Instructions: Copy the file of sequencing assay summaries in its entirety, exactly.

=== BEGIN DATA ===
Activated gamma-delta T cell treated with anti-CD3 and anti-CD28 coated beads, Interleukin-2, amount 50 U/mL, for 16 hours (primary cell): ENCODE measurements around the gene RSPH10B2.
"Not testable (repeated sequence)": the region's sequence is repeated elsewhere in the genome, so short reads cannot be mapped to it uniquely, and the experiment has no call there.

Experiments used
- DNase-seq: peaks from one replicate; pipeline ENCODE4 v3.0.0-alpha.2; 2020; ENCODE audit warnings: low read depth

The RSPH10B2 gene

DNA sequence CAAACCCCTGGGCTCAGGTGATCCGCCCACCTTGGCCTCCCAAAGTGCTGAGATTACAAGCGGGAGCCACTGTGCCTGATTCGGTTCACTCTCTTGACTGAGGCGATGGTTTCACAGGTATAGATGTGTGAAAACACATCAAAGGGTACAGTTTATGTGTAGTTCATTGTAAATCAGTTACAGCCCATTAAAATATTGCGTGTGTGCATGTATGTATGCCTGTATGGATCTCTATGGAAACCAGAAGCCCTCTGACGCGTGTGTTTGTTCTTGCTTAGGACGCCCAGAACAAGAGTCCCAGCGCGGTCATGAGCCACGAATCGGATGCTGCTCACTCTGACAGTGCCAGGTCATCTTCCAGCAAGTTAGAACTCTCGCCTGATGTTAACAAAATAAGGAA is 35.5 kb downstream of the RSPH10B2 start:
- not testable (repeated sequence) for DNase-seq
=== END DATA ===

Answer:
Activated gamma-delta T cell treated with anti-CD3 and anti-CD28 coated beads, Interleukin-2, amount 50 U/mL, for 16 hours (primary cell): ENCODE measurements around the gene RSPH10B2.
"Not testable (repeated sequence)": the region's sequence is repeated elsewhere in the genome, so short reads cannot be mapped to it uniquely, and the experiment has no call there.

Experiments used
- DNase-seq: peaks from one replicate; pipeline ENCODE4 v3.0.0-alpha.2; 2020; ENCODE audit warnings: low read depth

The RSPH10B2 gene

DNA sequence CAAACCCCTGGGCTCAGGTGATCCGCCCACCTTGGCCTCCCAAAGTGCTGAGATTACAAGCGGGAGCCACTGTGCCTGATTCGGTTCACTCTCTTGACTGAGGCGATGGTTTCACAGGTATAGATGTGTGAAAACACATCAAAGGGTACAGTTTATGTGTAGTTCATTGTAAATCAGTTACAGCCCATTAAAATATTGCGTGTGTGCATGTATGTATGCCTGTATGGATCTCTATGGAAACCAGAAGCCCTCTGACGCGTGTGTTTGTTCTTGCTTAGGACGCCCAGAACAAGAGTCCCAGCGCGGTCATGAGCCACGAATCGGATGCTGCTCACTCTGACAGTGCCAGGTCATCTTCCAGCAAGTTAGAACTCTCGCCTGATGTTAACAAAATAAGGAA is 35.5 kb downstream of the RSPH10B2 start:
- not testable (repeated sequence) for DNase-seq